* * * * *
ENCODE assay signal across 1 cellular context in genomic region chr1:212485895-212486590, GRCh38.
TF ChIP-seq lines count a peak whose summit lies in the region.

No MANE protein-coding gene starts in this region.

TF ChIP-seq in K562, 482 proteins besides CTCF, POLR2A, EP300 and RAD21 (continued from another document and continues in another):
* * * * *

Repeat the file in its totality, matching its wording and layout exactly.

ENCODE assay signal across 1 cellular context in genomic region chr1:212485895-212486590, GRCh38.
TF ChIP-seq lines count a peak whose summit lies in the region.

No MANE protein-coding gene starts in this region.

TF ChIP-seq in K562, 482 proteins besides CTCF, POLR2A, EP300 and RAD21 (continued from another document and continues in another):